Dental X-rays – When and Why you need them
What is an x-ray?
Dental x-rays are a form of electro magnetic radiation that help Dr Jamie complete the picture of your mouth… showing him areas he cannot otherwise see.
Most commonly this is in-between your back teeth, around the roots of a tooth and checking the bone that supports them.
Why choose Dr Workman to look after you?
Not only is Dr Workman a very good dentist, he has genuine caring nature and always makes sure you feel truly looked after. This is why he has such a loyal following of, families, young professionals right through to our older generation. With over 12 years experience, he is young, passionate, great at what he does and has an excellent aesthetic eye. If you would like a dental professional you can really trust, who places your health, happiness and comfort as an absolute priority, then you would be hard pushed to look any further. If you have typed ‘dentist near me’ then our state of the art Maroubra dental practice won’t be far away.
Why do I need to have x-rays taken?
X-rays help catch problems early on, before they get chance to develop into something that’s painful and more damaging: requiring more extensive, more expensive and more time-consuming treatment.
Together with the clinical examination and associated questions, Dr Jamie will get a much more accurate and complete picture of what is going on in your mouth.
What are the reasons for taking x-rays?
• Screening- as part of the check up and clean, they will be taken at certain intervals, relative to your caries risk profile. You can pick up problems with existing fillings, crowns, implants and look for early signs of tooth decay or gum disease.
• Diagnosis- if you have presented with a problem, x-rays will provide valuable information about the problem and possible treatment.
• Treatment- x-rays are needed as part of the treatment plan for fillings, crowns, root canals, wisdom teeth, implants, gum disease and much more.
However, In general terms we don’t need to take x-rays of the front teeth for screening, as the teeth are so thin. When the light reflects in our mirror, we can visually see decay between the teeth- a process known as trans-illumination.
What about screening x-rays? How often do I need them?
In general decay and other bony changes such as gum disease progress quite slowly and so x-rays are not needed at every 6-monthly check-up…they are certainly not required twice a year… if every-time the dentist looks at them they say “ All good!”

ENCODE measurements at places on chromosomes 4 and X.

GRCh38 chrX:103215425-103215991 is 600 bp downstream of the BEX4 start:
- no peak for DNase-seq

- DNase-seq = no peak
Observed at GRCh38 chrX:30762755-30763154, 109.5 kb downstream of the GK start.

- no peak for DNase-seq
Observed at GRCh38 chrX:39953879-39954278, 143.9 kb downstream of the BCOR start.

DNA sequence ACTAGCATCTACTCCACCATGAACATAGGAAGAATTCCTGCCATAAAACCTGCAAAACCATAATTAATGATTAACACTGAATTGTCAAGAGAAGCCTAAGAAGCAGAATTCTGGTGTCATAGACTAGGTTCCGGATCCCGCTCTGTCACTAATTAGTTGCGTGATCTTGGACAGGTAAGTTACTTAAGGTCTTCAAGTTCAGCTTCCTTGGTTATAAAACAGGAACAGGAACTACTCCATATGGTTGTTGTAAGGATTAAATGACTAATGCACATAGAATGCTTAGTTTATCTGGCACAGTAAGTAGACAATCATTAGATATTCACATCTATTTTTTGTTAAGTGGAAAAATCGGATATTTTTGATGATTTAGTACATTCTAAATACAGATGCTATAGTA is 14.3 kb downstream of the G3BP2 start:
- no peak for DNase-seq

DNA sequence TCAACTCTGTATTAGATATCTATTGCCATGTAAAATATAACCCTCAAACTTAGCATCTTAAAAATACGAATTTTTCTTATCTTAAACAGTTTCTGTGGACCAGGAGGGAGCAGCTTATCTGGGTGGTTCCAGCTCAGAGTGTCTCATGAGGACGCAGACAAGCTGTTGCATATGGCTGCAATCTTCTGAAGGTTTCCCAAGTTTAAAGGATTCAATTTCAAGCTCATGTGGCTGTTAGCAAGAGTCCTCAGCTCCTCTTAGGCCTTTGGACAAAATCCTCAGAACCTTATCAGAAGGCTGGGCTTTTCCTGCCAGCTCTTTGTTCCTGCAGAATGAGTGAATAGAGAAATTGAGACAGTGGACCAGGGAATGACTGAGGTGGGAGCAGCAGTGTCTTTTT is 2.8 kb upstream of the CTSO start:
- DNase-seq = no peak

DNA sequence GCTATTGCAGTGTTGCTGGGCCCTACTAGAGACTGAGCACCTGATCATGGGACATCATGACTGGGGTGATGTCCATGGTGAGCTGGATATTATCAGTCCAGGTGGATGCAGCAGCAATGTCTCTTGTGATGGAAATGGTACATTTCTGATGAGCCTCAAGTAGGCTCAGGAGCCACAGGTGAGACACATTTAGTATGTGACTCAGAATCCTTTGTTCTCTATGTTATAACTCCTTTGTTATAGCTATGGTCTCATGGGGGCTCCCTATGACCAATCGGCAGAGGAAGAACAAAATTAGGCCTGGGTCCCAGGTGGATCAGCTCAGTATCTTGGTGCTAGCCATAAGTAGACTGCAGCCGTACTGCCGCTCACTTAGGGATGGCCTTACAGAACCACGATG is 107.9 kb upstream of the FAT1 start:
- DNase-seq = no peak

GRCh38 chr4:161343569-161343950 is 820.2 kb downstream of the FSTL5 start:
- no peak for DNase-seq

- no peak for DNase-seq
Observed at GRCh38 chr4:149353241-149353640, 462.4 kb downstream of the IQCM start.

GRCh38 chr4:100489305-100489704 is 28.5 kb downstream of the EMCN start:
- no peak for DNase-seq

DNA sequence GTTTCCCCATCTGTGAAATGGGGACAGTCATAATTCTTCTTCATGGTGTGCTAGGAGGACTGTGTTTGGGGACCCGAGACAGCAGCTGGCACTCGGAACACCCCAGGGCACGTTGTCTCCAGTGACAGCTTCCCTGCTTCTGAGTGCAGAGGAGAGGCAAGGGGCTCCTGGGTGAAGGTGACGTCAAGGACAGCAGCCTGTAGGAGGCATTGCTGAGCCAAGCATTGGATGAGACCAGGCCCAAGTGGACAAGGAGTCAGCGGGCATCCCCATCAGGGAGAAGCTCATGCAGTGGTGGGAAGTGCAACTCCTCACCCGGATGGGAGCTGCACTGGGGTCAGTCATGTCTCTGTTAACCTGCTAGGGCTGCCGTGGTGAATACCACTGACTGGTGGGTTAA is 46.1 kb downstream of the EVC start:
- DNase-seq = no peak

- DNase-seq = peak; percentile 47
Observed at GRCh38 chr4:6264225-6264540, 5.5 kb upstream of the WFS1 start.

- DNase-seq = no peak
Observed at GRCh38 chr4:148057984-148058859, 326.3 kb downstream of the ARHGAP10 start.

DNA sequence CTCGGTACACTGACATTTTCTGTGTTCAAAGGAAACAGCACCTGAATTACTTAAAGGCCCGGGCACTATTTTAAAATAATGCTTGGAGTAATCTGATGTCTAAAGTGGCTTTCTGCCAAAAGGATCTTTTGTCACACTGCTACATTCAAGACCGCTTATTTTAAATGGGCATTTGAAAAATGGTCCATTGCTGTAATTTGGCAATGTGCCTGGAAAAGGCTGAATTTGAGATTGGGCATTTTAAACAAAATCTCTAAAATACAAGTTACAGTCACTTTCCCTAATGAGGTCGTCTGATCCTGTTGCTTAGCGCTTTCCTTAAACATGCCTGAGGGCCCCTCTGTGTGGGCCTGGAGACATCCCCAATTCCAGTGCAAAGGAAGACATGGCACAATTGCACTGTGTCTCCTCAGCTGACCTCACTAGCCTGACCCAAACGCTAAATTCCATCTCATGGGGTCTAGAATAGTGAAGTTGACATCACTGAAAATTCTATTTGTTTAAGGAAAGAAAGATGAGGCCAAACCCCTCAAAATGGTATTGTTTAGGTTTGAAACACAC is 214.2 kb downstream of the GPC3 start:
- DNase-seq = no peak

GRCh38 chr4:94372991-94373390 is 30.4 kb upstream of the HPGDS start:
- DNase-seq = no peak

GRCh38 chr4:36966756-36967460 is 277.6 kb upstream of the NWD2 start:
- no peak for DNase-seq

If you are a new patient, Dr Jamie may recommend that you have x-rays at your initial visit in order to provide a more comprehensive first examination, and to act as a baseline for any changes that can occur over time.
But, if you’ve had X-rays in the last year at another practice, it would be fine to bring them with you, or email them to firstname.lastname@example.org. Assuming everything was fine, we would delay taking them till the next time or even the time after that!
Are x-rays safe?
Radiation of any sort is ‘not’ 100% safe, but what most people don’t realise is that we are exposed to radiation all day… everyday from the sun and other sources… even in our foods.
Large doses come, for example, when we take a flight!
Medical x-rays have a very low dose of radiation, but should of course be used appropriately and minimised as much as ‘reasonably’ possible.
They are vital to both successful treatment and diagnosis and dentistry cannot function safely without them.
You can read more extensively about dental x-rays on Dr Jamie’s education site jamiethedentist.
What about x-rays during in pregnancy?
X-rays should be avoided during pregnancy, unless absolutely necessary.
The foetus is particularly sensitive in the first trimester (2-9 weeks) when the vital organs are developing so avoid any x-rays here.
Routine X-rays should be delayed until after the birth, although untreated infection can pose a significant health risk to mother and baby so in certain circumstances later in the pregnancy, they may be necessary.
What different types of x-rays are there?
We can broadly divide them into two categories:
Intra-oral x-rays and Extra-oral x-rays.
You are likely to have had both on some occasion during your dental lifetime and some, like those for screening much more frequently.
The most common intra-oral x-rays are:
• Bitewings (screening x-rays) – show you in-between all the back teeth on the top and bottom and are called bitewings because you bite down on a little tab or holder- great for assessing for decay and gum disease.
• Peraipicals- show the whole tooth, roots and supporting teeth in one area (about 3-4 teeth): these are needed for implants, crowns and bridges to assess the roots, and for the diagnosis and treatment of tooth pain and root canals.
The most common extra oral images are:
1. OPG- shows all the teeth, bone, jaws and joints on both sides. Great for children and developing teeth especially as part of orthodontic treatment, for checking wisdom teeth and for a general overview of the mouth including levels of gum disease or bone loss.
2. Cone Bean CT- here we move from 2D to 3D technology to assess areas for implants, wisdom teeth and more difficult cases of diagnosis or root canal treatment.
Do you use digital x-rays?
Yes we do: digital x-rays provide a number of advantages over traditional x-rays:
The images are available instantly
They use lower doses of radiation
They are easier to store and transfer to specialists via a digital medium
You can enhance the contrast and change the lighting, texture and brightness to aid diagnosis.
They don’t involve handling dangerous chemicals
LINK TO ‘HOW TO READ X-RAYS IN JTD
|Treatment time||Included with other treatments|
|Cost||$42 bitewing/peri-apical. $100 OPG. $187 CBCT|
- Dr Jamie’s education site; Jamiethedentist.com where you can hear him speak and read about TOPIC in a lot more detail.
- These other excellent resources: